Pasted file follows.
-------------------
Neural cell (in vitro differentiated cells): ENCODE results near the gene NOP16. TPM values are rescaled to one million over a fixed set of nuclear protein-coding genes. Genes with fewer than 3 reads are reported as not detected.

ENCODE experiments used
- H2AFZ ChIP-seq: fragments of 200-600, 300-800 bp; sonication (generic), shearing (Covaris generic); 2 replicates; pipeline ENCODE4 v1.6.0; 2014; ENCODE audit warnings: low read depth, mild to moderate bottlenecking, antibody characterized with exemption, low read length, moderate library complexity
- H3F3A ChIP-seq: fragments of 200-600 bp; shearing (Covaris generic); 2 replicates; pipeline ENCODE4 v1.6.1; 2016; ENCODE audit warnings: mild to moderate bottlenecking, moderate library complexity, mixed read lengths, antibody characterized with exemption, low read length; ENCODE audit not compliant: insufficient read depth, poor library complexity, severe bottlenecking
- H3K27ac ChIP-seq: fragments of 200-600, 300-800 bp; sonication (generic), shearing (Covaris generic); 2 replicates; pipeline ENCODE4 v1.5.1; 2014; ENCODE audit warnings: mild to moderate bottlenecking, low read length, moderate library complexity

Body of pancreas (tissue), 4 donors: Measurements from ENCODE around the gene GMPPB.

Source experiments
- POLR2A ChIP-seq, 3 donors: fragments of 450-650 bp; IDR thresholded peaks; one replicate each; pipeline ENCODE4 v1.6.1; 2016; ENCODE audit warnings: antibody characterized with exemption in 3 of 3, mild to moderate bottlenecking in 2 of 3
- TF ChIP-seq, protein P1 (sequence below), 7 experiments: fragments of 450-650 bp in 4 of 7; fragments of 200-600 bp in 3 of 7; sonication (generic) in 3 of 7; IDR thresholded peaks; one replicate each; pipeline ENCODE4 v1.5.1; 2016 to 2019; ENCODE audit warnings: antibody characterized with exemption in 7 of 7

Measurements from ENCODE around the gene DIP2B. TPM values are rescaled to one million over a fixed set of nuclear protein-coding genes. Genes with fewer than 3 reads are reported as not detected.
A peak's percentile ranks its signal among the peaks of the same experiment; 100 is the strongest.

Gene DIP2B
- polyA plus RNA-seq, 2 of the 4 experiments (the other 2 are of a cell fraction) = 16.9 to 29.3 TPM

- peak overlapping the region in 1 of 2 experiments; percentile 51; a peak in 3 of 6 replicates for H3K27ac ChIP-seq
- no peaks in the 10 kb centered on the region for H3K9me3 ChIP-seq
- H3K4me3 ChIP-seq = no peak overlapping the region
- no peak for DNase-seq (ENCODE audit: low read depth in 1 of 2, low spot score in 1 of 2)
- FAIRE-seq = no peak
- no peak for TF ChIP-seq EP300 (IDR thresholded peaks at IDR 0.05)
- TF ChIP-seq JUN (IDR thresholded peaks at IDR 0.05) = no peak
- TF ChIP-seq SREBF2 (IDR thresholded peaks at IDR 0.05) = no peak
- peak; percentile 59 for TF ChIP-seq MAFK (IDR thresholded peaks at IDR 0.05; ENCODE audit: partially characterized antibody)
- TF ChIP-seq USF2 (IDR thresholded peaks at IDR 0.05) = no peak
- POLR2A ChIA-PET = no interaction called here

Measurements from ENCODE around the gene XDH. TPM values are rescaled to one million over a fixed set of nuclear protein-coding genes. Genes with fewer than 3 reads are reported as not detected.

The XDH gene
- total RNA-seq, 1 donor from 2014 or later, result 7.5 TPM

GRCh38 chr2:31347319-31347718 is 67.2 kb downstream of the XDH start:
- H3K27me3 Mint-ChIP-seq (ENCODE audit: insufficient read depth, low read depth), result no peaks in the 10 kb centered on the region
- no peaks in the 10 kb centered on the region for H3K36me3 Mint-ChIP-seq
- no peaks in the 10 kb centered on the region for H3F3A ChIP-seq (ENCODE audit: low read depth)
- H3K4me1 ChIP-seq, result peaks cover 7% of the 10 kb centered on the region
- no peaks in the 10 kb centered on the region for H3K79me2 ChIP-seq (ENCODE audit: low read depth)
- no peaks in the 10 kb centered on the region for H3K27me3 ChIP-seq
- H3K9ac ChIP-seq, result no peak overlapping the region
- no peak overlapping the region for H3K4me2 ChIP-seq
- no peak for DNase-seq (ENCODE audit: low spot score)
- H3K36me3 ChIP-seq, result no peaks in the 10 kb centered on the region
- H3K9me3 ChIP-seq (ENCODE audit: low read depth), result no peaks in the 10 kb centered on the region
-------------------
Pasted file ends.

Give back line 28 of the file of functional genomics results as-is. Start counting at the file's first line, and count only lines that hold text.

GRCh38 chr2:31347319-31347718 is 67.2 kb downstream of the XDH start: